By Gloria Hickey
Last night was another jam packed evening of talent and good camaraderie at the Sound Symposium. Even before the opening act there was a tangible good vibe that filled the LSPU Hall. To me, this is one reason that makes the Symposium so extraordinary. Not only do you get to experience astonishing talent on stage but you get to talk with the performers afterwords. I am always impressed by the feeling of community that develops in such a short time at the Symposium. It is a pressure cooker of musical and sonic talent. It seems to bring out the best in so many people.
By Annie Corrigan
It’s been two days since I saw Susan Alcorn and Amy Brandon perform at D.F. Cook Recital Hall. The music was still in my bones, but I had no words to describe it. That’s not exactly right. I had a whole slew of words, but none of them did the performance justice. The music was unsettling, but that wasn’t a bad thing. It was anxiety-inducing at times, but a full-body reaction to music is usually the sign of something worth hearing. Amy Brandon played a standard guitar with, what was that, a scrub brush? And suddenly she transported us to an icy, barren, electro-alien planet.
By Rebecca Nolan
I come from a world of classical music. Of Opera and musical theater. A strict, almost rigid view of the musical world. Don’t get me wrong, there was still a whole lot of passion and heart that went into my music, but it definitely strived to meet certain goals. I felt constrained to expectation. I was supposed to emulate those who came before me. To hit that high note exactly the same night after night. Anything less was failure.
Courtesy of Gayle Young
Instruments where stones vibrate to create music have been played all over the world since ancient times. Sometimes the stones are carved and tuned, organized like a marimba, sometimes they are suspended as chimes. Gayle Young prefers stones that are rugged and plucked directly from their natural environment.
There were five mugs of tea and a plate with two types of cookies. Each knitter had her skein of yarn — pink for Heather, green for Sarah, khaki for Christine, and eggplant for Theresa. Sheila brought an in-progress blanket made with beautiful multicolored yarn. They grabbed their needles… and plugged them into the amplifier.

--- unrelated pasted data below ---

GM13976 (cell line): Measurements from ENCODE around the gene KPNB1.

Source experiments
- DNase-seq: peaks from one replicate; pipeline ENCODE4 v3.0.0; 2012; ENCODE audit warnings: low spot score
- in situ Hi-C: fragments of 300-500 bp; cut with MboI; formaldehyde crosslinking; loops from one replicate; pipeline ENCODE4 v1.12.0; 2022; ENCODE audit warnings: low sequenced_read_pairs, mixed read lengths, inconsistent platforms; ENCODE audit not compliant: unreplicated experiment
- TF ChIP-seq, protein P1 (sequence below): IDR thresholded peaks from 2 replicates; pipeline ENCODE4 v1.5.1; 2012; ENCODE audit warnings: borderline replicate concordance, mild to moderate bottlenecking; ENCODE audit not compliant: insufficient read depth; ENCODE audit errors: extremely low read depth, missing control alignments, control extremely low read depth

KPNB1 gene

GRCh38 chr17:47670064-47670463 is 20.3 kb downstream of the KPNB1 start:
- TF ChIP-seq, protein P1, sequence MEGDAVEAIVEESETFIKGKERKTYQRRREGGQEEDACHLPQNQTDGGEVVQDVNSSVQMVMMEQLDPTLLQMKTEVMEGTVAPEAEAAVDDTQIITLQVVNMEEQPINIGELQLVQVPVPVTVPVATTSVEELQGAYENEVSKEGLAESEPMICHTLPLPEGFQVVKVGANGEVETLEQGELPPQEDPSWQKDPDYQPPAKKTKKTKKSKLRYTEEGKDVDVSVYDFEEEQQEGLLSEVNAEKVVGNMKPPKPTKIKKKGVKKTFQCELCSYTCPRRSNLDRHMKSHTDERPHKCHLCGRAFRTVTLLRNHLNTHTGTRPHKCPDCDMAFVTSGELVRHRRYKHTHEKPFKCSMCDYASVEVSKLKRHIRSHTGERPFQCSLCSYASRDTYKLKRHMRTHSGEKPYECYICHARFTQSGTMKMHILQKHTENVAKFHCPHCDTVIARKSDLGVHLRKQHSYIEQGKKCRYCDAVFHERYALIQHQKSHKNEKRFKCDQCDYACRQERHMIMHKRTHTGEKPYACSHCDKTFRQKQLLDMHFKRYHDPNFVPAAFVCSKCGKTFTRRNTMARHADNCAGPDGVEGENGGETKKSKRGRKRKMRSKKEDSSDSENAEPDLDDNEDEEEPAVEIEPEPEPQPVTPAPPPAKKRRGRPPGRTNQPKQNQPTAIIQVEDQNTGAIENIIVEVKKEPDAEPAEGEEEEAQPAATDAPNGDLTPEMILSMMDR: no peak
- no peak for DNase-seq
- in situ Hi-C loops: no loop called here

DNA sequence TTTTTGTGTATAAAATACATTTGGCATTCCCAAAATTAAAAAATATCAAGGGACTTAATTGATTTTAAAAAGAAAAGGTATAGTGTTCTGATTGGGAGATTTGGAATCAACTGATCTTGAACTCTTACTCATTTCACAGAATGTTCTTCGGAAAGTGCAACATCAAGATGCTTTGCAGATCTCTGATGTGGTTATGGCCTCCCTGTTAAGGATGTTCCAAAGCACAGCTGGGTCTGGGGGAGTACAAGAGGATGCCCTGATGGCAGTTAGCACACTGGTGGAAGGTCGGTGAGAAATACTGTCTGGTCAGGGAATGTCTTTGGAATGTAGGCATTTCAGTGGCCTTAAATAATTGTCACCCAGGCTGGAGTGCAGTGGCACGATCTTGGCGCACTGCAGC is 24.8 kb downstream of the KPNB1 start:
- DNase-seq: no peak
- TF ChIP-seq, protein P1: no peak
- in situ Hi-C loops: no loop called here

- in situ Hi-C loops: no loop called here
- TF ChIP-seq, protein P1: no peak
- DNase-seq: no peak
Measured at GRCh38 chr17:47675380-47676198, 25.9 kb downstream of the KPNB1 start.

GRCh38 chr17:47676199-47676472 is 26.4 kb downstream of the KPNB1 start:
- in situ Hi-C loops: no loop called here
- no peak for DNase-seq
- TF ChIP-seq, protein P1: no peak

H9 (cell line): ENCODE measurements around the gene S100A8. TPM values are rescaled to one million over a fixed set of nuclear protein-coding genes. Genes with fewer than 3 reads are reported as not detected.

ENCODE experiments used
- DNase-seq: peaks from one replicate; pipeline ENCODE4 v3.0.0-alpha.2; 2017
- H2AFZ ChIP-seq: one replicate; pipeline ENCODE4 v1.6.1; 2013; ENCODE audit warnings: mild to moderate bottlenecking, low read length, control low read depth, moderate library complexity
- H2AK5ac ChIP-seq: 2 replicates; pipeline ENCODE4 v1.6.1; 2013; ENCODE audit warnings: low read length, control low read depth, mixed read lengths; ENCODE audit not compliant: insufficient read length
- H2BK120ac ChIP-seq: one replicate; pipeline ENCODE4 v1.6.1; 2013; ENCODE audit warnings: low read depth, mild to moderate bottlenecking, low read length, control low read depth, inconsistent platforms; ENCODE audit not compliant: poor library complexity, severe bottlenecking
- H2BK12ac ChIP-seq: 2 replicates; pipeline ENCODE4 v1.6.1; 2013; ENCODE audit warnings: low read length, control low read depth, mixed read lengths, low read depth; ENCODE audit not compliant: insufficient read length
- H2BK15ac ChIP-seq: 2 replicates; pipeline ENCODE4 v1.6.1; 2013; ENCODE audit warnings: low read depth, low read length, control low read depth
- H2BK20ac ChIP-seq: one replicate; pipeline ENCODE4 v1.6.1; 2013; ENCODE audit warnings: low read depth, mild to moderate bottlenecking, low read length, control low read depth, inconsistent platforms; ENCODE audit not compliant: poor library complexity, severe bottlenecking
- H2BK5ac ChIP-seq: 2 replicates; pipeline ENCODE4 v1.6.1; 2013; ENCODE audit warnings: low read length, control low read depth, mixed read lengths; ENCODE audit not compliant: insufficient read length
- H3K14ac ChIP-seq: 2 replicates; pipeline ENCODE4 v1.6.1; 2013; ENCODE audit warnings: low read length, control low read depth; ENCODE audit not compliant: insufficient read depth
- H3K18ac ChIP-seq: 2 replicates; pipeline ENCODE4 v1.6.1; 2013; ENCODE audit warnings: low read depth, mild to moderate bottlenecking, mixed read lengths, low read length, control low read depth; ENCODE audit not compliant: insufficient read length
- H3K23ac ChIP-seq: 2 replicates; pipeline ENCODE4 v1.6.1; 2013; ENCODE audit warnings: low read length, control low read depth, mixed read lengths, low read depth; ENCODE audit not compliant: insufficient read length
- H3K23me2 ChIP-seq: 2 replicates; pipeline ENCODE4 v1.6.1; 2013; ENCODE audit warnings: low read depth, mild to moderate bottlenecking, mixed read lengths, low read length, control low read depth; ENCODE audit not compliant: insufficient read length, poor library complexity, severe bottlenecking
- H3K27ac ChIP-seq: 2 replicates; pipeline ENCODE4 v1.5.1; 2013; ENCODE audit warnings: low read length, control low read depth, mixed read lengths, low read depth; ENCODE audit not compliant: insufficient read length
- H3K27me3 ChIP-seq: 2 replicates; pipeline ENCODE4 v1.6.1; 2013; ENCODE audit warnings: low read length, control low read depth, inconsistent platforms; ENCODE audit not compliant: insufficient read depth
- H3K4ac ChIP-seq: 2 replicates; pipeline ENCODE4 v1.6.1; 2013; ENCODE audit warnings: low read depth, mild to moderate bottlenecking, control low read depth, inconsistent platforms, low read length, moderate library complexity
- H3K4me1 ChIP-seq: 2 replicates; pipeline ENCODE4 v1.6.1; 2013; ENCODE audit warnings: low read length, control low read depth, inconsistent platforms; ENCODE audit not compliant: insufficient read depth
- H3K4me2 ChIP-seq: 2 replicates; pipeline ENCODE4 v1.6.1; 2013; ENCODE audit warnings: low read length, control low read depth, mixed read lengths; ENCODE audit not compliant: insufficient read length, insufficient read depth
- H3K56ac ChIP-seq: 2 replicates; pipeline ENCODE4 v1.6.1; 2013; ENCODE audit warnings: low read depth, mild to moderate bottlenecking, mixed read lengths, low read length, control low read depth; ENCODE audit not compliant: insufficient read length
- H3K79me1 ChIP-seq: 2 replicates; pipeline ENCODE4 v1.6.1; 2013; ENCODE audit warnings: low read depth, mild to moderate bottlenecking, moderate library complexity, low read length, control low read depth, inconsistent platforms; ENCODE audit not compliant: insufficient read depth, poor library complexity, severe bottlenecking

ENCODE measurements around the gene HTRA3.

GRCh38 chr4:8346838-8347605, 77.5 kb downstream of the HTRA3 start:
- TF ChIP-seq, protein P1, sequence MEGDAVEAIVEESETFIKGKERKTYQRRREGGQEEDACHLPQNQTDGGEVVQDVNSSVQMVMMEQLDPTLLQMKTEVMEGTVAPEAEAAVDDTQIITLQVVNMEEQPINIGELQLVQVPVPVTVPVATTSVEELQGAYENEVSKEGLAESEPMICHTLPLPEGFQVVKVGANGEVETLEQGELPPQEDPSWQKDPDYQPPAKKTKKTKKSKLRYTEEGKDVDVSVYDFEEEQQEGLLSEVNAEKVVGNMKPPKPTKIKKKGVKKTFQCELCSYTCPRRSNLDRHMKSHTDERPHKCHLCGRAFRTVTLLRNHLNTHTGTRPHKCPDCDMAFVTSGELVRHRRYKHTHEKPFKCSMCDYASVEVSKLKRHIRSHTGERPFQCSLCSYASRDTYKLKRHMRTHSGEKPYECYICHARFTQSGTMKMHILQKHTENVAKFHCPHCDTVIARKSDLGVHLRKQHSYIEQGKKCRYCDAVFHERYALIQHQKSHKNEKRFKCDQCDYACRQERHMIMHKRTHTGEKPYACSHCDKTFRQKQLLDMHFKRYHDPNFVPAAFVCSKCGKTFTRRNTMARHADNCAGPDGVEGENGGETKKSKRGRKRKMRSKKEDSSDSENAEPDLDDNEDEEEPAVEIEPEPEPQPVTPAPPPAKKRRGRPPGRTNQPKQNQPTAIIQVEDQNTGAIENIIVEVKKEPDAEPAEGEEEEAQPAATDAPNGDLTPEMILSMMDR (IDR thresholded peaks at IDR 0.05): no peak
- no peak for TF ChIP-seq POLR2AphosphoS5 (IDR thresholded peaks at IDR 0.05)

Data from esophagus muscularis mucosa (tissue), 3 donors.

Jordan Nobles has won numerous awards for his work including a JUNO Award for ‘Classical Composition of the Year’, a Western Canadian Music Award, the International Composition Competition of the Unbound Flute Festival (Brisbane, Australia July 2016); the Sacra/Profana (San Diego 2013), Vancouver Bach Choir (Vancouver 2008), and Polyphonos (Seattle 2011) International Composition Competitions. In June 2017 Jordan was presented with SOCAN’s Jan V. Matejcek Award in recognition of his overall success in the New Classical Music category.
Double bassist David Lee spent years in the Toronto music and art scene, playing bass and cello in a variety of settings. His long tenure with the influential improvising group Bill Smith Ensemble included the LPs Rastafari with Leo Smith, and Visitation with Joe McPhee. Also the author of books on jazz and other subjects, David has just received a PhD in English & Theatre Studies from the University of Guelph, writing his dissertation on Toronto improvised music. In recent years he has played with William Parker, Eric Stach, Gary and Ryan Barwin, and the musicians of the Silence Sounds community in Guelph, as well as Canada’s new poet laureate, George Elliott Clarke. David’s books include his young adult novel “The Midnight Games;” the west coast novel “Commander Zero;” the award-winning “Chainsaws: A History;” and the jazz books “Stopping Time: Paul Bley and the Transformation of Jazz” and “The Battle of the Five Spot: Ornette Coleman and the New York Jazz Field.”